The number of babies born in Japan fell an estimated 5.9 percent this year to fewer than 900,000, the first time since the government started compiling data in 1899, the welfare ministry said Tuesday.
The dwindling number of births will put more strain on welfare finances to support the snowballing costs of supporting an aging population, undermining economic growth, analysts say.
The annual total is expected to fall by some 54,000 from the 918,400 born the previous year, hitting a record low for the fourth straight year.
The expected drop below 900,000 will come two years earlier than had been projected by a research institute of the ministry.
This was the biggest decline in births since 1975, driven by the lower number of women age 25 to 39, said a ministry official in charge of compiling the data.
The government is hoping for a birth rate of 1.8 percent — which would appear to be a tall order given the rate was 1.42 percent in 2018.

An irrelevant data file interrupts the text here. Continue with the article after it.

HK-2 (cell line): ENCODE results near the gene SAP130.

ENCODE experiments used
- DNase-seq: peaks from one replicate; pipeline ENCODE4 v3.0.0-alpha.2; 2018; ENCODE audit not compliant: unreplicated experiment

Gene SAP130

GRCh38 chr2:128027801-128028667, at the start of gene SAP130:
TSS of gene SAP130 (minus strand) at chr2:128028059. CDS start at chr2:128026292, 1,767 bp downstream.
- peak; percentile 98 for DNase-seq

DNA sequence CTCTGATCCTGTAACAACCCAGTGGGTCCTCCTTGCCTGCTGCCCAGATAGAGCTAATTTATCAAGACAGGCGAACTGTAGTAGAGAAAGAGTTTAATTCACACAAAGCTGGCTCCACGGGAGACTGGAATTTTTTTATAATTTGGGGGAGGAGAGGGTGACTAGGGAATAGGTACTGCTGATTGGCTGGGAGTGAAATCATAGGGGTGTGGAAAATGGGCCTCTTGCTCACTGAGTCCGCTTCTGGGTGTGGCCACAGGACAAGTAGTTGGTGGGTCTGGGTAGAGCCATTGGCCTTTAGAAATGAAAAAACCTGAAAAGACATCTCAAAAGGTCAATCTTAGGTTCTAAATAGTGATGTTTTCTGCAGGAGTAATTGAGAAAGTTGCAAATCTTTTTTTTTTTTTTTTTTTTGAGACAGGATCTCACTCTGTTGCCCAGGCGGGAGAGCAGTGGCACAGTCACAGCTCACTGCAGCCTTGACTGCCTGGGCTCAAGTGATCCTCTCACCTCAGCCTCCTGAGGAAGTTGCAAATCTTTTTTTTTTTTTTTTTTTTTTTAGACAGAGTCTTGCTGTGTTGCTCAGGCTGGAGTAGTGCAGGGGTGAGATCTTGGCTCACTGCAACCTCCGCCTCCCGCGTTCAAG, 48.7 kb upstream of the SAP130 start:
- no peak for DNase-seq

The number of deaths is projected at 1,376,000, a postwar record. The nation’s natural population decline is estimated at 512,000, topping 500,000 for the first time, after exceeding 400,000 for the first time last year.
The number of newly married couples is estimated to hit a postwar low of 583,000, down 3,000 from last year. The number of divorces is projected to reach 210,000, up 2,000. As reasons for the expected sharp drop in the number of newborns, the ministry also cited the plunge in the number of couples married last year.
The ministry believes that the current trend will continue.
A demographic forecast released in 2017 by the National Institute of Population and Social Security Research projected that the number of babies born in Japan, including non-Japanese babies, would total 921,000 in 2019, 902,000 in 2020 and 886,000 in 2021.
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